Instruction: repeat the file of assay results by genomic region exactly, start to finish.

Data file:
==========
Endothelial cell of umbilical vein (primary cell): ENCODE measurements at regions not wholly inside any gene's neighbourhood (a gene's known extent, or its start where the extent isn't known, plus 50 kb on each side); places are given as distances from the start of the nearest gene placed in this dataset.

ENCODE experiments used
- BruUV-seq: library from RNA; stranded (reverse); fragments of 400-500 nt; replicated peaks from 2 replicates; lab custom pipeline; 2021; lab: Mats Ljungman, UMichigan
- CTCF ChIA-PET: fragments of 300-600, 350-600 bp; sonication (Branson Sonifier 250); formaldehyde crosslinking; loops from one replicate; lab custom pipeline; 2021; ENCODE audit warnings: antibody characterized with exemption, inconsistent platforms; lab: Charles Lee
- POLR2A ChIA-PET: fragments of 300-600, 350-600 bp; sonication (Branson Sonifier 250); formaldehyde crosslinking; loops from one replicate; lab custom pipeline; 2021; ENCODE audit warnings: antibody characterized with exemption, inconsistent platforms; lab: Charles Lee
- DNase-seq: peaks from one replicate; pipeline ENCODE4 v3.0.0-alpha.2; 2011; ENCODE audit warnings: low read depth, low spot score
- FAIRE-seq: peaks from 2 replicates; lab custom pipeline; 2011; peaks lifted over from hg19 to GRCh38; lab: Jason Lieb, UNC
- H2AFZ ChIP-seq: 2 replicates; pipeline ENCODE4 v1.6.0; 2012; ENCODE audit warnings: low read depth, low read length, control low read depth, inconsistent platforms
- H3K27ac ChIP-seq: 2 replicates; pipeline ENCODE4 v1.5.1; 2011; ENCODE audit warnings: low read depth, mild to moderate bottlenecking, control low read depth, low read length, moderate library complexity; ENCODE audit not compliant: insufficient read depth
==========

Endothelial cell of umbilical vein (primary cell): ENCODE measurements at regions not wholly inside any gene's neighbourhood (a gene's known extent, or its start where the extent isn't known, plus 50 kb on each side); places are given as distances from the start of the nearest gene placed in this dataset.

ENCODE experiments used
- BruUV-seq: library from RNA; stranded (reverse); fragments of 400-500 nt; replicated peaks from 2 replicates; lab custom pipeline; 2021; lab: Mats Ljungman, UMichigan
- CTCF ChIA-PET: fragments of 300-600, 350-600 bp; sonication (Branson Sonifier 250); formaldehyde crosslinking; loops from one replicate; lab custom pipeline; 2021; ENCODE audit warnings: antibody characterized with exemption, inconsistent platforms; lab: Charles Lee
- POLR2A ChIA-PET: fragments of 300-600, 350-600 bp; sonication (Branson Sonifier 250); formaldehyde crosslinking; loops from one replicate; lab custom pipeline; 2021; ENCODE audit warnings: antibody characterized with exemption, inconsistent platforms; lab: Charles Lee
- DNase-seq: peaks from one replicate; pipeline ENCODE4 v3.0.0-alpha.2; 2011; ENCODE audit warnings: low read depth, low spot score
- FAIRE-seq: peaks from 2 replicates; lab custom pipeline; 2011; peaks lifted over from hg19 to GRCh38; lab: Jason Lieb, UNC
- H2AFZ ChIP-seq: 2 replicates; pipeline ENCODE4 v1.6.0; 2012; ENCODE audit warnings: low read depth, low read length, control low read depth, inconsistent platforms
- H3K27ac ChIP-seq: 2 replicates; pipeline ENCODE4 v1.5.1; 2011; ENCODE audit warnings: low read depth, mild to moderate bottlenecking, control low read depth, low read length, moderate library complexity; ENCODE audit not compliant: insufficient read depth